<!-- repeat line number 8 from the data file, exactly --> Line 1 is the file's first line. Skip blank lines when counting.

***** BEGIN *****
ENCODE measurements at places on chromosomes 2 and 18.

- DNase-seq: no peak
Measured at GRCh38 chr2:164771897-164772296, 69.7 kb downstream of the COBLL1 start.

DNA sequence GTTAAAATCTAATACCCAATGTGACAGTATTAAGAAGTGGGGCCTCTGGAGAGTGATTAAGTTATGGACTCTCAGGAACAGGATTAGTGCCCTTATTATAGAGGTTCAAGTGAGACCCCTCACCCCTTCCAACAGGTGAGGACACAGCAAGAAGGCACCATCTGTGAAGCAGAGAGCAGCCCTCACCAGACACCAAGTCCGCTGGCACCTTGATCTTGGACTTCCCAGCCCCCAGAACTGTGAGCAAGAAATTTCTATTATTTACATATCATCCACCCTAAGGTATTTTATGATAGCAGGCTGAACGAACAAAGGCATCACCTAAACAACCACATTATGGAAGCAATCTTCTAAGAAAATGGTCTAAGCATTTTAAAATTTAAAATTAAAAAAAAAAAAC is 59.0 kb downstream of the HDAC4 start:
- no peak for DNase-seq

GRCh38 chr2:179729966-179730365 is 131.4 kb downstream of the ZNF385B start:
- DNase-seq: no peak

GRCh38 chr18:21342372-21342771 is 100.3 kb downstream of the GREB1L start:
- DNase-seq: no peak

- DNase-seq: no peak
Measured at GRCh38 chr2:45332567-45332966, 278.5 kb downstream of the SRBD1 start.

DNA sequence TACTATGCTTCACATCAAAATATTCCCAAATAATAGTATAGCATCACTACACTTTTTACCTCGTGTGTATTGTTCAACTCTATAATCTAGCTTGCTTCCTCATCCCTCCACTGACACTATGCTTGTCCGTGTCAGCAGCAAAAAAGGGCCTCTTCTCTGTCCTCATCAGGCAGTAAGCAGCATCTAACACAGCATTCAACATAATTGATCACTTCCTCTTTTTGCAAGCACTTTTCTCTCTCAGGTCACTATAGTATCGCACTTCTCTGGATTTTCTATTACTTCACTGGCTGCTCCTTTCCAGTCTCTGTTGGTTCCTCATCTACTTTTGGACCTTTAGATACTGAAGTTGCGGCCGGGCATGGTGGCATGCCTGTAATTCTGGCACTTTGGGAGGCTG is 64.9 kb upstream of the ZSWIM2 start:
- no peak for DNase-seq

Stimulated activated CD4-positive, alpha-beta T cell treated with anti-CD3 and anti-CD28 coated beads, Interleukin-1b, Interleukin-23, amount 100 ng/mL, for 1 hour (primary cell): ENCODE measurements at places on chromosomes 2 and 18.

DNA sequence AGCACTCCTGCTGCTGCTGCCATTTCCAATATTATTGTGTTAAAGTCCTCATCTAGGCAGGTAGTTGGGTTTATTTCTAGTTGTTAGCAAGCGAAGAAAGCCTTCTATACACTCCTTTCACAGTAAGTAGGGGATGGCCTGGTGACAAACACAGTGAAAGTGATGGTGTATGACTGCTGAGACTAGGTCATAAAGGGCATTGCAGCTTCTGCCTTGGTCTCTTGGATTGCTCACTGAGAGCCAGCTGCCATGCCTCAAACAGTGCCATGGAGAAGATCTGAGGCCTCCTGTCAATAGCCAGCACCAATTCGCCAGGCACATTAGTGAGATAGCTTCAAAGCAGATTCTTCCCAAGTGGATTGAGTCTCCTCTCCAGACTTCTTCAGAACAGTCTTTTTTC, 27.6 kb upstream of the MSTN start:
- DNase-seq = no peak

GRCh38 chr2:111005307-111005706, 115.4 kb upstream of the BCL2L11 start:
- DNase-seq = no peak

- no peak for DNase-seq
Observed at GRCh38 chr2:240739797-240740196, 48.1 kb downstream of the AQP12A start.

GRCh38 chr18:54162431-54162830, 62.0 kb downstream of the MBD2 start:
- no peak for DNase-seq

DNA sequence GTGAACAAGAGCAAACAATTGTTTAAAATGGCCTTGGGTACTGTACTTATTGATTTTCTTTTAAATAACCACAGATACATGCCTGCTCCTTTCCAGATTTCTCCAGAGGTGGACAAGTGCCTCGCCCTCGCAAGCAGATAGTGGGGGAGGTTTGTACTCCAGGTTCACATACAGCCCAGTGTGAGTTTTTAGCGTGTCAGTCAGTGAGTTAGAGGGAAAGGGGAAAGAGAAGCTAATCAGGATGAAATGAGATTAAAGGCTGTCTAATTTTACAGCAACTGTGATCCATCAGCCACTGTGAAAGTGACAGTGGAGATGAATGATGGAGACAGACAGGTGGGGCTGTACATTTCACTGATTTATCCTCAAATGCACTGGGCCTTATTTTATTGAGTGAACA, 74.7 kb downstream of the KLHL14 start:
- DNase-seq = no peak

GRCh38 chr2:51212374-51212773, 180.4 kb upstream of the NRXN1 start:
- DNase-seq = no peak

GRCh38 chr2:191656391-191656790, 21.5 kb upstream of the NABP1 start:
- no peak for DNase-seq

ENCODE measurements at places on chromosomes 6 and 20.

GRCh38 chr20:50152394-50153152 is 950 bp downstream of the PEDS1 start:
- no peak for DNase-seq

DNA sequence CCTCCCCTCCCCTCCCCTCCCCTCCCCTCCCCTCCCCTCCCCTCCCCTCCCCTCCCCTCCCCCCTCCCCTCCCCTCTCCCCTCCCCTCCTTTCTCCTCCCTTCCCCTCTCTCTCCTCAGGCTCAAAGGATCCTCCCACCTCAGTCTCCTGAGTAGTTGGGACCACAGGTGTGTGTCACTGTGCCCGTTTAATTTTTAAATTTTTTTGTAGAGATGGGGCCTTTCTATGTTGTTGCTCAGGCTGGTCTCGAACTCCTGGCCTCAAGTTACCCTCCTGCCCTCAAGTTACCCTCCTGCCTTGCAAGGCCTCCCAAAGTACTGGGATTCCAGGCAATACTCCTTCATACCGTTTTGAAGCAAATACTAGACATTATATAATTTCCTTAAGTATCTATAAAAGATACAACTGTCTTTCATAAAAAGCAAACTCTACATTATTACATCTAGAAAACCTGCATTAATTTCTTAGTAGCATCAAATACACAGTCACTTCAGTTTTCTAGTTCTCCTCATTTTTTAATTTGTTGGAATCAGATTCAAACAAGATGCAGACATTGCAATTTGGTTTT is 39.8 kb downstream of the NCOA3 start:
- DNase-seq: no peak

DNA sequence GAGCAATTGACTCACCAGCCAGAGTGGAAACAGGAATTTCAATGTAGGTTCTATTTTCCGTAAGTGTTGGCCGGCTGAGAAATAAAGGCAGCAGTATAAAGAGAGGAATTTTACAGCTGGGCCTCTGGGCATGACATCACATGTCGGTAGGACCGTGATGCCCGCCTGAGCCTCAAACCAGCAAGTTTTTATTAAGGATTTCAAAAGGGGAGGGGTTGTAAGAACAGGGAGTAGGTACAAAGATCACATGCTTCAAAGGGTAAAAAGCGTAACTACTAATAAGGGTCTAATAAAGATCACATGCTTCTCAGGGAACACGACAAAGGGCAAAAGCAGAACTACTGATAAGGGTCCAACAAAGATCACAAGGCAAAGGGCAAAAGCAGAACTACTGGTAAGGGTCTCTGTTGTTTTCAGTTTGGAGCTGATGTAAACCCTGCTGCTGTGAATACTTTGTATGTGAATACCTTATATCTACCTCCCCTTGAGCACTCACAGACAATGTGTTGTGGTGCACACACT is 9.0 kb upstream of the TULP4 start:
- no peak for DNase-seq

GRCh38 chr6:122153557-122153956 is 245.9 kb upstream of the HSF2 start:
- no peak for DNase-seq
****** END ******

GRCh38 chr18:21342372-21342771 is 100.3 kb downstream of the GREB1L start: